The first time I read “My Life had stood – a Loaded Gun,” I was left with the impression that the poem’s speaker was using the gun as a metaphor for her own potential, a potential for action and impact that was unlocked by another person–“The Owner”–but that the speaker is the more powerful of the two.
My Life had stood – a Loaded Gun –By Emily Dickinson
My Life had stood – a Loaded Gun –In Corners – till a DayThe Owner passed – identified –And carried Me away –
And now We roam in Sovreign Woods –And now We hunt the Doe –And every time I speak for HimThe Mountains straight reply –
And do I smile, such cordial lightOpon the Valley glow –It is as a Vesuvian faceHad let it’s pleasure through –
And when at Night – Our good Day done –I guard My Master’s Head –’Tis better than the Eider Duck’sDeep Pillow – to have shared –
To foe of His – I’m deadly foe –None stir the second time –On whom I lay a Yellow Eye –Or an emphatic Thumb –
Though I than He – may longer liveHe longer must – than I –For I have but the power to kill,Without – the power to die –
The Poems of Emily Dickinson: Reading Edition ed by Ralph W. Franklin (Harvard University Press, 1999) via Poetry Foundation
But when I went to find criticism/commentary on the poem, I was greeted with this comment from Brooklyn College professor Lilia Melani:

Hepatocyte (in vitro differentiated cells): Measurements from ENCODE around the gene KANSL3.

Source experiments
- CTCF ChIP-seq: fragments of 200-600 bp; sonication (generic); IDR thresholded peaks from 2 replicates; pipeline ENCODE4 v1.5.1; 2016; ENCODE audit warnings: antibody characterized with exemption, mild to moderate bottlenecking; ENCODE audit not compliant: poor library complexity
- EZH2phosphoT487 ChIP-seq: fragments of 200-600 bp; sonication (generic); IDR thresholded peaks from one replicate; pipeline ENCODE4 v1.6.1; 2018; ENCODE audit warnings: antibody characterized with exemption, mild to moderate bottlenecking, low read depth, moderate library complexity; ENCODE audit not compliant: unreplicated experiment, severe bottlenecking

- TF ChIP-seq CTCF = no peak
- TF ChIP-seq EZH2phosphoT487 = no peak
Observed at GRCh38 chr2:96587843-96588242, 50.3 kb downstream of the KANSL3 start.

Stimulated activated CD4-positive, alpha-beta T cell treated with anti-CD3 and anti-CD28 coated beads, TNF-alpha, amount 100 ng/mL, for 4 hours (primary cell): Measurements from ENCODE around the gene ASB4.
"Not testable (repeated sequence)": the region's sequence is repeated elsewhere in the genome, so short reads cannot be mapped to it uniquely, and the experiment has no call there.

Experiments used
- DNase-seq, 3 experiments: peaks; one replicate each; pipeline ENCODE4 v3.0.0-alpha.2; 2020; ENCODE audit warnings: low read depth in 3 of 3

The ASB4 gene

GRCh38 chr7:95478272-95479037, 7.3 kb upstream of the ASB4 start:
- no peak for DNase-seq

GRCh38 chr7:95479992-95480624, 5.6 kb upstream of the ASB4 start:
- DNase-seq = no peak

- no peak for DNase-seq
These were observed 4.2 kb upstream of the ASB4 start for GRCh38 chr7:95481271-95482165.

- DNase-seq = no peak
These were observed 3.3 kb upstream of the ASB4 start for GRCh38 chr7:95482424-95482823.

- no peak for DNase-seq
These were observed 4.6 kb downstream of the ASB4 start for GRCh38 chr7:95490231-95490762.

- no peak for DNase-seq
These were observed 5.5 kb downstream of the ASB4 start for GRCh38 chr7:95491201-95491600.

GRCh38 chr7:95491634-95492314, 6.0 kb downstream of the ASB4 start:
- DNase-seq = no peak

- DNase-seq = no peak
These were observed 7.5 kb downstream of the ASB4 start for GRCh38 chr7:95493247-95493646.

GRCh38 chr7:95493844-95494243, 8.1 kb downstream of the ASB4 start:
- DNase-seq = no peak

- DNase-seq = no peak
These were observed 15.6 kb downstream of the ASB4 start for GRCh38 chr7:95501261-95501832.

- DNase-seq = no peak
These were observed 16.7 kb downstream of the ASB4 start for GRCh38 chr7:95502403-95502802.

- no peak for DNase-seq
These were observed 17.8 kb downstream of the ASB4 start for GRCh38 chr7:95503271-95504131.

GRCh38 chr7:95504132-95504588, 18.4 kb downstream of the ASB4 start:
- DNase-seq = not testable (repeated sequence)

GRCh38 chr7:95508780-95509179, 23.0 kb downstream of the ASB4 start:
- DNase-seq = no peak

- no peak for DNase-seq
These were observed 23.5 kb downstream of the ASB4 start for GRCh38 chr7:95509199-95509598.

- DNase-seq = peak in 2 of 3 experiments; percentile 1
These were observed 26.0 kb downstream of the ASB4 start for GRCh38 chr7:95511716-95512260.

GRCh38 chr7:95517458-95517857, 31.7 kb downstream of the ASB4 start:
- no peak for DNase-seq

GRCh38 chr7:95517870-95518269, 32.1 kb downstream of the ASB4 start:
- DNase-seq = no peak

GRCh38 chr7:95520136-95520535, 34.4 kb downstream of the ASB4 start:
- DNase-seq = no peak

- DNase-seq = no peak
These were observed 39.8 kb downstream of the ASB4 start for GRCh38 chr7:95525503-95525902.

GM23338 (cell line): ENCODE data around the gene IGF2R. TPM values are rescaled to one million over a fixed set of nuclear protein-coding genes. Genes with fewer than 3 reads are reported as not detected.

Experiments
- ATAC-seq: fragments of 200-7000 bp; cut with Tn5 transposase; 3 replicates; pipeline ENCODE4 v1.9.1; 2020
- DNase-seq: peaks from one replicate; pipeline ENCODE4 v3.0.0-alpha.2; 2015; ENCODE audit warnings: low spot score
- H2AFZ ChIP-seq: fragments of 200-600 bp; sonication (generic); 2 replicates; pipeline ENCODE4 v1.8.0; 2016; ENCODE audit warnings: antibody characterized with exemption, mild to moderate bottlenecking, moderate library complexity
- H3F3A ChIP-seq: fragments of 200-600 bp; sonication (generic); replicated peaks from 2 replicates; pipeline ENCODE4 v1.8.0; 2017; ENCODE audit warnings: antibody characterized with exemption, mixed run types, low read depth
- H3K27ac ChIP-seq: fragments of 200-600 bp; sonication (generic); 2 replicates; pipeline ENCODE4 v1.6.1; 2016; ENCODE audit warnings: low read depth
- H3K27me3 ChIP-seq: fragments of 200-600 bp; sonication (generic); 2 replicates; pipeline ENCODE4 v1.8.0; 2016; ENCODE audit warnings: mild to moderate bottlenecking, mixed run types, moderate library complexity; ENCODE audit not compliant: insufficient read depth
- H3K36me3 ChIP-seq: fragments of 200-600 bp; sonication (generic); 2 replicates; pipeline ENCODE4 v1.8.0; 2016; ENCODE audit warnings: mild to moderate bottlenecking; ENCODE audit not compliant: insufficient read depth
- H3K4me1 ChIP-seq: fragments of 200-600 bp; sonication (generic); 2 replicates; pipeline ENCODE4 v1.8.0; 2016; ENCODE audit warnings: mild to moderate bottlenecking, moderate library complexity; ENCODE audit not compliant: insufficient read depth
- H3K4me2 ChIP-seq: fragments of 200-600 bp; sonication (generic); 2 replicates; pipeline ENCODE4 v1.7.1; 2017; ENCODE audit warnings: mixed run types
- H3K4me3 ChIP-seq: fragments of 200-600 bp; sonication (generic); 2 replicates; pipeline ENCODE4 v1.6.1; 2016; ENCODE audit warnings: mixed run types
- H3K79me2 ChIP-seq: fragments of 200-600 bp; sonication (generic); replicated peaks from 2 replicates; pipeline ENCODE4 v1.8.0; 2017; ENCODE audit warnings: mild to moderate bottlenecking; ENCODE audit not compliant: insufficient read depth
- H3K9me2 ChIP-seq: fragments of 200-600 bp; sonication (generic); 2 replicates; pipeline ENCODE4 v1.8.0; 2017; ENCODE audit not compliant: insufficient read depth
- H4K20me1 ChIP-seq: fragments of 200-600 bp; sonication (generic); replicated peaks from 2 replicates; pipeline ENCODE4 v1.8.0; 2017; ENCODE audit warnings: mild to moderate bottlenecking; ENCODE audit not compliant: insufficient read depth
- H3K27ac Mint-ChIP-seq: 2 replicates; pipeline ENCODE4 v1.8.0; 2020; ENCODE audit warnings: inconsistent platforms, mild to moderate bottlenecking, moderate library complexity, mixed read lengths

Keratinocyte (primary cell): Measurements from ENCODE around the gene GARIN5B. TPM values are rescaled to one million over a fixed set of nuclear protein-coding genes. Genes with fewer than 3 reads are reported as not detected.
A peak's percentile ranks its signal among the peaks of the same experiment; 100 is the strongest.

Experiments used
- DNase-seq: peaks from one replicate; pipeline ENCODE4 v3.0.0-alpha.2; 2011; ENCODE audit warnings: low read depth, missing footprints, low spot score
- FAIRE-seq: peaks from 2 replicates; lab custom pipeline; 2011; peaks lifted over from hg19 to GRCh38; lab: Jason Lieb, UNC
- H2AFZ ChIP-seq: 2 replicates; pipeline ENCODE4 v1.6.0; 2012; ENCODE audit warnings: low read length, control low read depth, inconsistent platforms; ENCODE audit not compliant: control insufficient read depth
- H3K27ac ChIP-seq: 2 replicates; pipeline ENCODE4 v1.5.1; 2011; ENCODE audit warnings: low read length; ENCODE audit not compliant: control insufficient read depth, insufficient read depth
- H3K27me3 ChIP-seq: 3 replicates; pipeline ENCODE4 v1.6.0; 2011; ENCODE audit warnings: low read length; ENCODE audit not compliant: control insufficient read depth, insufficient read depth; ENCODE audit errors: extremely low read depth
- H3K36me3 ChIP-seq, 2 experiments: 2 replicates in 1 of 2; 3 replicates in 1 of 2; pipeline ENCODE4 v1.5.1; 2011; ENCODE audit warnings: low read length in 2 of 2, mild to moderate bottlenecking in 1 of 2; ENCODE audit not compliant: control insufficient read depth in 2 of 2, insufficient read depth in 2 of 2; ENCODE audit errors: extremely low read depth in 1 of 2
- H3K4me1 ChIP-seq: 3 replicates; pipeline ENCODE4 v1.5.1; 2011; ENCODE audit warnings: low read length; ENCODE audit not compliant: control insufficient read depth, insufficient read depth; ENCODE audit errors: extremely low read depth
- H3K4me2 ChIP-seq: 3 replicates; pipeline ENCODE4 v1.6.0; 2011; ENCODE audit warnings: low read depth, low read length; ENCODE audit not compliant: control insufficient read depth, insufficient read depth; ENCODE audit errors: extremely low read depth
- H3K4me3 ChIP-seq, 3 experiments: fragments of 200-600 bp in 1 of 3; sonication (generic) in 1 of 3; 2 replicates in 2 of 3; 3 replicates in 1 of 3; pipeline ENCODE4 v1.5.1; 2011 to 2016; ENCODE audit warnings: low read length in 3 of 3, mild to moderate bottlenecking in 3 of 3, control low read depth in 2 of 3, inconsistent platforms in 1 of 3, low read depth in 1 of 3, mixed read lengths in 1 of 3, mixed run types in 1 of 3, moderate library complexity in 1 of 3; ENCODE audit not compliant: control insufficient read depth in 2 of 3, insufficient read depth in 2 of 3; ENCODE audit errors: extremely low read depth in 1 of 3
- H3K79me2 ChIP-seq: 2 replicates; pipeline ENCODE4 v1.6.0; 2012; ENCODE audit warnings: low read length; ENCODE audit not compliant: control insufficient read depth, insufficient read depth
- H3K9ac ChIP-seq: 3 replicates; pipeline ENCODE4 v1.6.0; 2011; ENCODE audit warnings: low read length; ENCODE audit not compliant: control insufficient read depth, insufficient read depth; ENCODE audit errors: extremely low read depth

Most readers feel the power of this poem, which is based on rage. The speaker compares her life to an unused loaded gun and finds joy in fulfilling its purpose to kill. Even if you have never felt a rage so violent that you felt destructive or explosive, can you imagine what such a state must feel like? Does this poem convincingly portray such a rage?
I was like “what? rage? where!?” I associate rage with unchecked ferocity, wildness. But this poem felt controlled. Cold. Precise. Do other people see rage in this? I wonder if it is because of my own personal experience and associations with firearms– I can recall almost viscerally how it felt to hold a gun when I was learning how to fire. I felt very strong and empowered and morally capable since I didn’t feel the urge to shoot anyone. But I knew that I could if I wanted to. I felt very good. Competent. And that is the feeling I get from this poem.
“My Life had stood” is probably one of my favorite poems. There’s a fair amount written about it being a representation of Dickinson’s internal struggle with the power of her writing in an age where poetry was not seen as feminine. If you’re interested in reading more, here’s a medley of excellent criticism compiled by Karen Ford.